Low fasting serum insulin and dementia in nondiabetic women followed for 34 years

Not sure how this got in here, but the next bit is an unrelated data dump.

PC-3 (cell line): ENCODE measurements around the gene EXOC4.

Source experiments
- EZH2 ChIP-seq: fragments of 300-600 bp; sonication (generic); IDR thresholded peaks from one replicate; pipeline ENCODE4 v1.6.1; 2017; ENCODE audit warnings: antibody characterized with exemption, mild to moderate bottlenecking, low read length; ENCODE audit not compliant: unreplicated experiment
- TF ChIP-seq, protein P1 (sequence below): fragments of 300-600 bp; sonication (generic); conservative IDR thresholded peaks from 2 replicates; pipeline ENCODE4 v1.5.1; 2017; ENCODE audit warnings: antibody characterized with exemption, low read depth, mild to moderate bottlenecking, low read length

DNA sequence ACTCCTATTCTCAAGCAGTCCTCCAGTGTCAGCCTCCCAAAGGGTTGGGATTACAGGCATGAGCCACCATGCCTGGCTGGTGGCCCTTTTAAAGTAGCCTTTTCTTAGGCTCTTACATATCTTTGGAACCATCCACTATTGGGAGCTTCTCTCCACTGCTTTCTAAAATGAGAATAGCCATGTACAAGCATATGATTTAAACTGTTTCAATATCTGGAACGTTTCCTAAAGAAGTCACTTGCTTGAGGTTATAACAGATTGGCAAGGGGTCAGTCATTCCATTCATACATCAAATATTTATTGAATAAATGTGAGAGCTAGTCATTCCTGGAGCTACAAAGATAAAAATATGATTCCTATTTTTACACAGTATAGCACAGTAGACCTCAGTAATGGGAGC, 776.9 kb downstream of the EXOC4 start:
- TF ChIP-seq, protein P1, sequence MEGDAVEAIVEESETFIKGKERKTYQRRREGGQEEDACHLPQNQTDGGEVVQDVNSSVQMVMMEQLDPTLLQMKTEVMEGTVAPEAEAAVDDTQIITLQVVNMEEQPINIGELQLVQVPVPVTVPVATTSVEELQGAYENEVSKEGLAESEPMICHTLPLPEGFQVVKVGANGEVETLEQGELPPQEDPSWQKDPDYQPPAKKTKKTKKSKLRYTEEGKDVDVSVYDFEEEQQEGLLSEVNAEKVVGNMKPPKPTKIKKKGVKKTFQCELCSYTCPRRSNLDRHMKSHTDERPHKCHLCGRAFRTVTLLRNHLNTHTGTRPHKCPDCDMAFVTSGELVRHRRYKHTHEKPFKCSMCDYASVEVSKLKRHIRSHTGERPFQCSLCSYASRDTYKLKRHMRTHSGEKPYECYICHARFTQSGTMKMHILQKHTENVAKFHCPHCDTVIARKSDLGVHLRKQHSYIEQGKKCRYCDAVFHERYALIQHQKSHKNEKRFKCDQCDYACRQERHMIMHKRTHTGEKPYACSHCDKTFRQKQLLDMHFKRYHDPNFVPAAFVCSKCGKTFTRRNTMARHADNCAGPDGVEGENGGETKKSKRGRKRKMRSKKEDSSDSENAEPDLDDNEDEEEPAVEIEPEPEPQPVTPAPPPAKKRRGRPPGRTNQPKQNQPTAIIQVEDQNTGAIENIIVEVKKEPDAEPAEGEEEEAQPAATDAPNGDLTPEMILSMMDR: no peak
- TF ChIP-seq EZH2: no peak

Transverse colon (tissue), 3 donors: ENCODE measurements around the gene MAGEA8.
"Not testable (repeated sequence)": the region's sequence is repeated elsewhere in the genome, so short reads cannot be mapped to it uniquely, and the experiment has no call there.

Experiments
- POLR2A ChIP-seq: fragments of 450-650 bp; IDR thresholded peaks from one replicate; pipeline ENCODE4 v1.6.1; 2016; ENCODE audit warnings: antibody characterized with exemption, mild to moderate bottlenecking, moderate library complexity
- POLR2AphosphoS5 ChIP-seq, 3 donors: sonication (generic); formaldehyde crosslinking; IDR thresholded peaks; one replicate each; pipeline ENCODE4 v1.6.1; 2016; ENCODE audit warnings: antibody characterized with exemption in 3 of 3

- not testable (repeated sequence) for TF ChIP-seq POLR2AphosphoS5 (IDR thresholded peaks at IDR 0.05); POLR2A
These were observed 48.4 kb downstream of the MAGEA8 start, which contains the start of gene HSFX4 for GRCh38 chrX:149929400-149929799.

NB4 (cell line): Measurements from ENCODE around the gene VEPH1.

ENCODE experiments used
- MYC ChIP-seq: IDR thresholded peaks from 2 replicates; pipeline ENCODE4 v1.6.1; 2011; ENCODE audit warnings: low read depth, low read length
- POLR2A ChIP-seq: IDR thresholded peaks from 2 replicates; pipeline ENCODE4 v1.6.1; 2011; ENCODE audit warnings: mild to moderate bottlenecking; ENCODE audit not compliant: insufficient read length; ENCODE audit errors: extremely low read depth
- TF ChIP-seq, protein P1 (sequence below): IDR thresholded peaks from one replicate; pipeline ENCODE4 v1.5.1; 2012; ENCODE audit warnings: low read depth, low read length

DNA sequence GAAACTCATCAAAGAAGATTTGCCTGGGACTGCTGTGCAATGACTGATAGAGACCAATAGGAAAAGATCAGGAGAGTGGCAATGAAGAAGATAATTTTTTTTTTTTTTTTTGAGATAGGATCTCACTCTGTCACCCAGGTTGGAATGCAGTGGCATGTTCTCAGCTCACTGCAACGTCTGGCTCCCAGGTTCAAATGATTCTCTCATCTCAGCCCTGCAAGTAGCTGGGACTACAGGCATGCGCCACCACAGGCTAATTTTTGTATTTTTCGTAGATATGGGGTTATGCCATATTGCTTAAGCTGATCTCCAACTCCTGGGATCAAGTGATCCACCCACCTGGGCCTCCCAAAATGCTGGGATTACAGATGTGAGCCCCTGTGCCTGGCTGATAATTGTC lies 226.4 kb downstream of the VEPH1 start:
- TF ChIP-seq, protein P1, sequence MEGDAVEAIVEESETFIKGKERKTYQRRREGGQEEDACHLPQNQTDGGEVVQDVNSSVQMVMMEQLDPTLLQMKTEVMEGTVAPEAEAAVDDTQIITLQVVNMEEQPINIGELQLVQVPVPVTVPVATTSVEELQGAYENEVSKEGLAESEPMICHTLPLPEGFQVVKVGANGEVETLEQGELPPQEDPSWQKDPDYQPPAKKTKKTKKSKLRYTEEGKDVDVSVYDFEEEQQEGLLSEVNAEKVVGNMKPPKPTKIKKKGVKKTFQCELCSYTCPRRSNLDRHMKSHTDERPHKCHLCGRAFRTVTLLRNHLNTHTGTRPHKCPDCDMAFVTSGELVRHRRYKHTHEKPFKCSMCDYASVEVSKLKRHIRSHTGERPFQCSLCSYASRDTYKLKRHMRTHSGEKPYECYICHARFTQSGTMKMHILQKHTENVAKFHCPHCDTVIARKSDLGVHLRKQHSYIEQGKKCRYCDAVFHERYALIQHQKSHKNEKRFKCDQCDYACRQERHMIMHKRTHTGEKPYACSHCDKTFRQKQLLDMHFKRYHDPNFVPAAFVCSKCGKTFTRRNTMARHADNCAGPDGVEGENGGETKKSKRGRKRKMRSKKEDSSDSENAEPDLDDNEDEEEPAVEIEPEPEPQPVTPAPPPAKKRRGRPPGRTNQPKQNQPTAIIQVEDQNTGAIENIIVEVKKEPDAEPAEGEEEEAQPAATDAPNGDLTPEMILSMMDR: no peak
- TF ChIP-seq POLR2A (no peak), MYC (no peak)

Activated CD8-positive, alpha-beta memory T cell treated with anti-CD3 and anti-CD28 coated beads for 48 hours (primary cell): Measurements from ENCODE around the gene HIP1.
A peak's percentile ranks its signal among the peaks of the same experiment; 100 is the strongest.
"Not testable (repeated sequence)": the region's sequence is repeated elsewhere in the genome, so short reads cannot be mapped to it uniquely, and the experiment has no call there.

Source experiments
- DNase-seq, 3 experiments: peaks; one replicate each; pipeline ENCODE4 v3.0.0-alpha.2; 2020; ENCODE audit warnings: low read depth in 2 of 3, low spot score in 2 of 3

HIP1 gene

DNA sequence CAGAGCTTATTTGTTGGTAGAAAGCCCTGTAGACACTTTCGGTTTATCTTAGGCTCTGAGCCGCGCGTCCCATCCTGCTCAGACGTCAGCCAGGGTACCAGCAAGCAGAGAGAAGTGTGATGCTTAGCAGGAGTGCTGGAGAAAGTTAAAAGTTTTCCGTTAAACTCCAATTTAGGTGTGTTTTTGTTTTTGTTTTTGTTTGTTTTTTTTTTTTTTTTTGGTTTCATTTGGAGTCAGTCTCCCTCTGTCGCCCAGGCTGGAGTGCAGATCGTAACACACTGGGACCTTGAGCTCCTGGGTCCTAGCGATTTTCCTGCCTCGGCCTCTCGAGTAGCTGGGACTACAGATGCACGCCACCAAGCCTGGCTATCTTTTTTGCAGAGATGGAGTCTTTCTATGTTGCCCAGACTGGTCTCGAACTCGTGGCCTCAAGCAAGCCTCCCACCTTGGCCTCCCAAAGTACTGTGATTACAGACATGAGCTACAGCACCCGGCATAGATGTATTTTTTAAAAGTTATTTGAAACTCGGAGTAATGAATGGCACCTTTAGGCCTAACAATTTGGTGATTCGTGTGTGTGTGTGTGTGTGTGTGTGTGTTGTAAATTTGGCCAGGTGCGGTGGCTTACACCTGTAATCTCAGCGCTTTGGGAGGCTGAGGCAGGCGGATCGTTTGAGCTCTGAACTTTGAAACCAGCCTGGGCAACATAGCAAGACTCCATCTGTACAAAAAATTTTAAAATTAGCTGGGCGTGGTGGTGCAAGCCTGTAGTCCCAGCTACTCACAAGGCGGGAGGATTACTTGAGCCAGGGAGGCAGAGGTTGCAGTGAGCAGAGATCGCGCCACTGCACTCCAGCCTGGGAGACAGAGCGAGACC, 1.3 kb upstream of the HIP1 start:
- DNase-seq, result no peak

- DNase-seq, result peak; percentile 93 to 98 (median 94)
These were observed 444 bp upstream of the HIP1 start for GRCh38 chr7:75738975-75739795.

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ObjectiveIn a representative population of women followed over 34 years, we investigated the prospective association between fasting serum insulin and dementia, taking into account the incidence of diabetes mellitus.MethodsFasting values for serum insulin and blood glucose were obtained in 1,212 nondiabetic women 38 to 60 years of age at the 1968 baseline. Risk of dementia was assessed by Cox proportional hazard regression with adjustment for insulin, glucose, and other covariates and, in a second model, after censoring for incident cases of diabetes mellitus. Incident diabetes mellitus was considered as a third endpoint for comparison with dementia.ResultsOver 34 years, we observed 142 incident cases of dementia. The low tertile of insulin displayed excess risk for dementia (hazard ratio [HR] 2.34, 95% confidence interval [CI] 1.52–3.58) compared to the medium tertile, but the high tertile of insulin did not (HR 1.28, 95% CI 0.81–2.03). These associations were also seen for dementia without diabetes comorbidity. In contrast, high but not low insulin predicted incident diabetes mellitus (115 cases) (HR 1.70, 95% CI 1.08–2.68 and HR 0.76, 95% CI 0.43–1.37, respectively).ConclusionA previous study reported a U-shaped association between fasting insulin and dementia in a 5-year follow-up of elderly men. Our results confirmed a nonlinear association in a female population, with high risk at low insulin values that was not attributable to preclinical dementia or impaired insulin secretion. This condition suggests a new pathway to dementia, which differs from the metabolic pathway involving diabetes mellitus.

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